• experiential states, or other mental states
  • mental objects
The after-image, if it existed, would be a mental object. The corresponding mental state would be the state of experiencing an orangish after-image.

Smart does not propose to identify the mental object (the after-image) with any brain process. Rather, he identifies the state, experiencing an orangish after-image, with some brain process. So the present objection does not apply. It is true that the brain process takes place somewhere in the brain, and is not orangish. But the state of experiencing an orangish after-image is not itself orangish; and it may very well take place somewhere in the brain.

Similarly with pain: when you have a pain in your leg, the state of being in pain isn't in your leg. It's this state, not some mental object--the pain--that the identity theorist wants to identify with a state of your brain.

What should an identity theorist say about the after-images and the pains themselves? Most identity theorists will say that there is no really existing objects that the words "after-image" and "pain" refer to. There are people who are in a certain state, the state we call "having pain," but there are no special objects, pains. (Compare the way some materialists treat the expression "the mind.")

Consider the following expression: "there is a table in my mind." It's ambiguous. It could mean:

  1. I'm thinking of a table; I'm having some thought which is about the table, which represents the table.
Or it could mean:
  1. There is a table literally in my mind; the table is a part or component of my mind. (This is presumably false.)
Similarly, "there is an orangish after-image in my mind" could mean one of two things. It could mean:
  1. I'm having a certain sort of experience, one which is caused by staring at a bright light for too long, and which represents a glowing orange ball of light floating 3 feet in front of me.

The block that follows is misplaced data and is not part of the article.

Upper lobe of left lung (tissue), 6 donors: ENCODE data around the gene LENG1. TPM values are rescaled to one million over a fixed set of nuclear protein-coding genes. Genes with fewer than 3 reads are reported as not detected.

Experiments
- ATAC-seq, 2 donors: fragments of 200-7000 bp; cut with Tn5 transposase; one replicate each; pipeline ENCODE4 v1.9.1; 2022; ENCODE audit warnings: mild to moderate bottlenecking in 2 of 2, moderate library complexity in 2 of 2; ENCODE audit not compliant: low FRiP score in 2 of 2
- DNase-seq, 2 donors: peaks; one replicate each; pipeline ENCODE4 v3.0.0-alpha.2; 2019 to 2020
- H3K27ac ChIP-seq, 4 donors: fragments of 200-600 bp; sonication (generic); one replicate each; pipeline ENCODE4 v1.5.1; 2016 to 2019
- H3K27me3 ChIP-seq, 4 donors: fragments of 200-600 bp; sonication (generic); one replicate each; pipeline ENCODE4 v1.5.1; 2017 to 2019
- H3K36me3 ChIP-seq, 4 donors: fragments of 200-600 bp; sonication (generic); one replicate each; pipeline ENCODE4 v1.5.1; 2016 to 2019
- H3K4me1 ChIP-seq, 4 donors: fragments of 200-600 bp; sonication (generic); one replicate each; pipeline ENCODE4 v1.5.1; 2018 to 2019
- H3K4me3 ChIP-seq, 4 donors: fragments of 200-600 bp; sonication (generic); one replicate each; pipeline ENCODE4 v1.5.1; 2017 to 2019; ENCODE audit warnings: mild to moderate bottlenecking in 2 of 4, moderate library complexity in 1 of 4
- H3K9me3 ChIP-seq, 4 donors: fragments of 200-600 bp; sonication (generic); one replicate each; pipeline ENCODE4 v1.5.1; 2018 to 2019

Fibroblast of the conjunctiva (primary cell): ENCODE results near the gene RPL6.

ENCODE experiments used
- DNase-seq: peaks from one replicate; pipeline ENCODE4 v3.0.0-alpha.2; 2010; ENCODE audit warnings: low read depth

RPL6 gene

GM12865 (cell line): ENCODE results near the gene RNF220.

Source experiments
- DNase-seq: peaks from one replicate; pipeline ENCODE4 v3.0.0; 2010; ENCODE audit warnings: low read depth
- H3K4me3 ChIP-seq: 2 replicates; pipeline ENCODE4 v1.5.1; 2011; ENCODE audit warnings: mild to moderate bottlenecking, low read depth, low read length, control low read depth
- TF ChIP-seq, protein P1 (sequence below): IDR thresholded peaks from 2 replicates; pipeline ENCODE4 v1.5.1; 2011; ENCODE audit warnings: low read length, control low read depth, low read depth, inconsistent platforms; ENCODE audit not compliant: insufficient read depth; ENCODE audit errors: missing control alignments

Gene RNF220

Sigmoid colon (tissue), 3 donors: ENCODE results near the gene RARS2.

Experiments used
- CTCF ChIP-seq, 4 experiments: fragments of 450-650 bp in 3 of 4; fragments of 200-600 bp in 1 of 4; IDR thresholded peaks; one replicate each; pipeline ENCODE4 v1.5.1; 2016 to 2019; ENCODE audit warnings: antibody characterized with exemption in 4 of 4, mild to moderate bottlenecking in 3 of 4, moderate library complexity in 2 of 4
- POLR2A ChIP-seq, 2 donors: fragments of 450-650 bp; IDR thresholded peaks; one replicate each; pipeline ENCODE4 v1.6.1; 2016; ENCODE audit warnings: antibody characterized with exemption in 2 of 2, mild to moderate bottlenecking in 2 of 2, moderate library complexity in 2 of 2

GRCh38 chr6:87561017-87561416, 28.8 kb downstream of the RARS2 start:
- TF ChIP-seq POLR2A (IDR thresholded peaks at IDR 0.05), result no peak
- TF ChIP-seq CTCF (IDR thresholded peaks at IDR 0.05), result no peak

Or it could mean:
  1. There is literally some orangish mental object which is a part or component of my mind.
The Identity Theorist says that when you experience an orangish after-image, (iii) is true but not (iv). There are no things, after-images. Rather, to say you have an after-image or that there's an after-image in your mind is just to talk about what kind of experiential state you're in. You're in an experiential state that represents some glowing orange ball of light. Some experiences, like this one, simply represent things which aren't there.

Similarly, the Identity Theorist will say that there are no things, pains. Talk about pains is just a misleading way of talking about states that feel bad.

Objection 6: We have privileged epistemic access to our sensations. It is not possible for someone else to be in a better position than you are, to know what sensations you're having. Yet if Smart's Identity Theory were correct, it seems that it should be possible for someone to learn the identities, and, by observing your brain, come to be in a better position than you are to know what sensations you're having. This shows that Smart's Identity Theory is absurd.
Smart's reply is very brief. He seems amenable to our discovering more exact evidence for when another person is in pain, which would enable us to overrule the person's own judgment about whether he is in pain.